Russian Foreign Minister Sergei Lavrov said on Tuesday that an inquiry chaired by a British judge into the death of Kremlin critic Alexander Litvinenko, in London, will seriously complicate Russian-British ties.
"There is one thing I can agree to in what the British Foreign Office said: the Litvinenko case will further complicate our bilateral relations. That's to what I agree completely. But it is not the Litvinenko case, but the show around the Litvinenko case," Lavrov told a press conference.
Lavrov also stressed that Russia was waiting for a neutral investigation related to the death of Litvinenko.
“We want the United Kingdom to carry out unbiased investigations into the increased cases of the deaths of Russian citizens about whom they forget in several months, not in 10 years, and tell us nothing about this,” he added.
The British inquiry claimed that the Russian state was directly involved in the 2006 poisoning of ex-KGB agent, Litvinenko, with a polonium radioactive isotope at London's plush Millennium hotel.
Previously, Kremlin spokesman Dmitry Peskov said that Britain's judge-led an inquiry into the murder of the ex-KBG agent Alexander Litvinenko that may “poison” mutual relationship between Moscow and London.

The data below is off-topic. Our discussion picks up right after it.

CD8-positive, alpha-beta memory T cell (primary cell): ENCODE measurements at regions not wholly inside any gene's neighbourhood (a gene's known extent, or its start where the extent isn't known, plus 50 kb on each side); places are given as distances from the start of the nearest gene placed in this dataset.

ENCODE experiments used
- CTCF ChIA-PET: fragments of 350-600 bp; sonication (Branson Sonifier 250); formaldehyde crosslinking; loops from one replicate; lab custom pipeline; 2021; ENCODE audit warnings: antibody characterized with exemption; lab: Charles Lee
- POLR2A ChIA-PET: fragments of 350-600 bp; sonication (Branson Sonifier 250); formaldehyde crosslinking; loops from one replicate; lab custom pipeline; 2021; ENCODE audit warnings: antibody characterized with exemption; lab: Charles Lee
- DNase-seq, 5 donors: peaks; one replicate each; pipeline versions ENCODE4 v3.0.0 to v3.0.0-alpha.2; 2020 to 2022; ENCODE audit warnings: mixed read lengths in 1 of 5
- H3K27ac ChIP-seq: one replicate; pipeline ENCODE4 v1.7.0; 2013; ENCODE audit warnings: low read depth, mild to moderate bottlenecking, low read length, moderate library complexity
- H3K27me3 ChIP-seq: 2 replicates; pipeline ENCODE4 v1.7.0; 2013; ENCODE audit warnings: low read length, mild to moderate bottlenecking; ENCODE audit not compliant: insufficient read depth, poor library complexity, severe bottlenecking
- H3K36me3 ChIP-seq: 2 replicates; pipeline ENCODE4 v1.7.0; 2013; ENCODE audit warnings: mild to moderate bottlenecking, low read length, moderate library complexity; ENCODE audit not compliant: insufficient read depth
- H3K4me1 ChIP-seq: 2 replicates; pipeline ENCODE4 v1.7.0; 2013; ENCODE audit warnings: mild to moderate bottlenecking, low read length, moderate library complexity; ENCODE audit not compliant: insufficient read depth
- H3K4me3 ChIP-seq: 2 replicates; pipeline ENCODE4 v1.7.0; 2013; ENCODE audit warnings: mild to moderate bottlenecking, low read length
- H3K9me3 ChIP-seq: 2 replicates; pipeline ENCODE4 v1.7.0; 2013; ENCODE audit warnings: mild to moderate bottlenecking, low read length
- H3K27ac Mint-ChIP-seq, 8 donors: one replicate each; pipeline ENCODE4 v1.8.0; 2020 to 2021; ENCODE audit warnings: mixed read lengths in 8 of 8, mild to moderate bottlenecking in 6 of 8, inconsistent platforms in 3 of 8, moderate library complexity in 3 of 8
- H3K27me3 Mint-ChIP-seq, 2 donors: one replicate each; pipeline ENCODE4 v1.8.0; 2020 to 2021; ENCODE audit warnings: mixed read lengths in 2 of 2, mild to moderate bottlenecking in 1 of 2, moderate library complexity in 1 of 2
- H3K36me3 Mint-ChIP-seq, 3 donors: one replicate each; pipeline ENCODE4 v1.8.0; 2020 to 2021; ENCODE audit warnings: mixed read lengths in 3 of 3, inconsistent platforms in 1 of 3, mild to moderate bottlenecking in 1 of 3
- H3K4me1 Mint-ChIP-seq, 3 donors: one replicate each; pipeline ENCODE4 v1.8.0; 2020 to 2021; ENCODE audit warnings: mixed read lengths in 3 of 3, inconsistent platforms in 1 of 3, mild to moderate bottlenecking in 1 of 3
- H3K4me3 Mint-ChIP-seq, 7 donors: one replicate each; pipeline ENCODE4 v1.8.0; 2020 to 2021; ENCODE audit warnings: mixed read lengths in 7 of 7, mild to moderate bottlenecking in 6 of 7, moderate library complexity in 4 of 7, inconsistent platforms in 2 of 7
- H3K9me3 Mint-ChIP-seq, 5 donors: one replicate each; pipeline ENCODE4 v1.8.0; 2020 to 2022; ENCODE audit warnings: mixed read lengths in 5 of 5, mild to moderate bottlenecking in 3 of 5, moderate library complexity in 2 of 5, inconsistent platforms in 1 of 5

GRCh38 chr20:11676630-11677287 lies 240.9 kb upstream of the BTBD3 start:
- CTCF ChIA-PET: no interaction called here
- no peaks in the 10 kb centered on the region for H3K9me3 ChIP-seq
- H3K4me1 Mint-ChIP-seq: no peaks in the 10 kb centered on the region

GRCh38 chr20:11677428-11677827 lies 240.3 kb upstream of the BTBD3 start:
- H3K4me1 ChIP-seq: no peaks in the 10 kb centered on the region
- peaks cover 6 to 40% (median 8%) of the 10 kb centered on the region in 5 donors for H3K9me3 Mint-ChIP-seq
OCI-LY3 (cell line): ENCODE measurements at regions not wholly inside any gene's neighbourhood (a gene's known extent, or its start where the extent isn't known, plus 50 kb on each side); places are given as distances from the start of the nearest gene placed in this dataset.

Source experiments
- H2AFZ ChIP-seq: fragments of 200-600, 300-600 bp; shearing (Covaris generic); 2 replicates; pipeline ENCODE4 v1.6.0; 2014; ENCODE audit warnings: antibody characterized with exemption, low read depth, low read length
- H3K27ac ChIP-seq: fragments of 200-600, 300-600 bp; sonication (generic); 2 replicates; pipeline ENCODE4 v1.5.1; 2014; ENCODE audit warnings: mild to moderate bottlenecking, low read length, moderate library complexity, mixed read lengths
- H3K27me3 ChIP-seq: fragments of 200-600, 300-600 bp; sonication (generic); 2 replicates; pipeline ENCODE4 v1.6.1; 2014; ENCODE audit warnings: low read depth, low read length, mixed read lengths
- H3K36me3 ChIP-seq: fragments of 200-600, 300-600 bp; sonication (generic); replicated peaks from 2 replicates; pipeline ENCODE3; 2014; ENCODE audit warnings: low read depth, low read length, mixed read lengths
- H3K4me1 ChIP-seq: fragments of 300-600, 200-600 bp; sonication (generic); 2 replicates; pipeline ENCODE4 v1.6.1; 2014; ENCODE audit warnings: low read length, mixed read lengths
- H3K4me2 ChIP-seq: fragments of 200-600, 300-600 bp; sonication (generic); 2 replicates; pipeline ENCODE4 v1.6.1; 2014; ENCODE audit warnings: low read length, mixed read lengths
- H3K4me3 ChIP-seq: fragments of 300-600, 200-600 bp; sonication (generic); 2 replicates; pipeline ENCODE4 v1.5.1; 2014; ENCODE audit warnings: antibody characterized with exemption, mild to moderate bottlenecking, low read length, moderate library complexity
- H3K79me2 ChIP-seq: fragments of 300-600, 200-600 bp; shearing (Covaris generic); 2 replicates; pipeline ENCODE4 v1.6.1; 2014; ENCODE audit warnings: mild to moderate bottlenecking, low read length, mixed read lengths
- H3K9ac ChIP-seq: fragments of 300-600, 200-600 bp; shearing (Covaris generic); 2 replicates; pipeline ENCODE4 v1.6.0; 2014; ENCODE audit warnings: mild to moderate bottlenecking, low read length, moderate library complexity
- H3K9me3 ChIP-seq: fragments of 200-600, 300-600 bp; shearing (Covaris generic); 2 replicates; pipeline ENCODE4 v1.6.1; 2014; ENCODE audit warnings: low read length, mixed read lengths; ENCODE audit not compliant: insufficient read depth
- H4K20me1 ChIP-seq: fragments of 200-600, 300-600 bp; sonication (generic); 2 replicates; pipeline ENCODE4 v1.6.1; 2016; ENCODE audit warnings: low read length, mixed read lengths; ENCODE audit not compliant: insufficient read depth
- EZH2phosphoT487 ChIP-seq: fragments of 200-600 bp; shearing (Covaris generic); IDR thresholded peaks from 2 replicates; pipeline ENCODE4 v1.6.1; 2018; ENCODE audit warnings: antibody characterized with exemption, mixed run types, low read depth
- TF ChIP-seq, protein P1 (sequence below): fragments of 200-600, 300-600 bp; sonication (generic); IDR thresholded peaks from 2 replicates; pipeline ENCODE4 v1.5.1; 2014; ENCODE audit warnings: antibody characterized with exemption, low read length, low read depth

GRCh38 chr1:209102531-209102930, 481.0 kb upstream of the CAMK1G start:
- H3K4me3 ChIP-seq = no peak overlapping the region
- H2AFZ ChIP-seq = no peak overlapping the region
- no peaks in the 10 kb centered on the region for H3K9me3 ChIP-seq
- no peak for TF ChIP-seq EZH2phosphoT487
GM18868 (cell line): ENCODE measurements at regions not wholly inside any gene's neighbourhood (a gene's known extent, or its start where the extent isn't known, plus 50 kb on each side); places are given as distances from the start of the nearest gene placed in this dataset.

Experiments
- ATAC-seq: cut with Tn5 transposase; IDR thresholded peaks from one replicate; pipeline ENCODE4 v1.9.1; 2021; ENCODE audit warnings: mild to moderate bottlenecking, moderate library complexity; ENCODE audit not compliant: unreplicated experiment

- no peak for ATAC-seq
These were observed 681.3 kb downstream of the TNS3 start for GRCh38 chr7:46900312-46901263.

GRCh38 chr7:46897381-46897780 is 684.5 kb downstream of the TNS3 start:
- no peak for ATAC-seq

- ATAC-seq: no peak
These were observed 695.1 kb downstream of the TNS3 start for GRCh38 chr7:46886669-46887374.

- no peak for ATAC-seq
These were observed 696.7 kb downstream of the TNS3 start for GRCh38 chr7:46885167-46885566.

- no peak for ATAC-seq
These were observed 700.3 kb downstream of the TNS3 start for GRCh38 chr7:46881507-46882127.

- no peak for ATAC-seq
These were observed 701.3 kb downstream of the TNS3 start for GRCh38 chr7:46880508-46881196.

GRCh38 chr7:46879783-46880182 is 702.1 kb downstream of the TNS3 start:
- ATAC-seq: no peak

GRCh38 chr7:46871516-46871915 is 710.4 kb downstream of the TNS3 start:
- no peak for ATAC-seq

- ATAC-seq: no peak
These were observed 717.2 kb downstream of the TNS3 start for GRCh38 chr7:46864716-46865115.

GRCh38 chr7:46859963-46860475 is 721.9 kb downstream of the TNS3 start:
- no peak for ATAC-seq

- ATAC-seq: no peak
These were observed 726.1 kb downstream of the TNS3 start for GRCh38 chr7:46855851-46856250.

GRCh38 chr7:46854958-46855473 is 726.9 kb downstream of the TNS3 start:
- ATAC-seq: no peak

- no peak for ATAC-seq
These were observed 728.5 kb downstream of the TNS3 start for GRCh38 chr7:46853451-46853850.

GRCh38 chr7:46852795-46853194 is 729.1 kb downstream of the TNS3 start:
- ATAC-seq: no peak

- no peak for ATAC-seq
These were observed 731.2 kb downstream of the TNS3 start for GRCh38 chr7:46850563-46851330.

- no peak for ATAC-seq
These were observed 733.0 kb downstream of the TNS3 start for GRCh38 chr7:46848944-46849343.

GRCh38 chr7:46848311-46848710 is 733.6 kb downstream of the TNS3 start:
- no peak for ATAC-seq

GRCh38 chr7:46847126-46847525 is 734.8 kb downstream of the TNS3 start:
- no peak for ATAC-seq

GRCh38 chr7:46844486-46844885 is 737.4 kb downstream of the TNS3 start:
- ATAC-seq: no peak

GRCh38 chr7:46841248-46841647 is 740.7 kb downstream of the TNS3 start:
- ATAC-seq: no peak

Peskov said that Russia would give "all necessary answers via diplomatic channels."
"Such quasi investigations, like the one we are talking about today, are capable of further poisoning the atmosphere of our bilateral ties," said Peskov.
Marina Litvinenko, Alexander’s wife, has also accused the Russian state of committing “nuclear terrorism” in London and that Putin ordered her husband’s murder through aforementioned Russian agents, Kovtun and Lugovoi.
"My husband was killed by agents of the Russian state in the first ever act of nuclear terrorism on the streets of London and this could not have happened without the knowledge and consent of Mr Putin," she told reporters.
Litvinenko had become one of the fierce critics of Putin and Kremlin policies after he obtained British citizenship in London, where he wrote several books that gave an inside-look into the criticism of the deep Russian state.
The UK authorities have long been demanding the extradition of Kovtun and Lugovoi from Russia, since 2006, but Kremlin denied its alleged role in the killing of Litvinenko and rejected returning of those names to Britain.
Since then, the issue has been distressing London and Moscow by lowering the bilateral relations to the level of the Cold War, as the parties also clashed over the crises surrounding the Eastern Europe, due to both Russia’s assertiveness and the NATO’s expansion towards the region.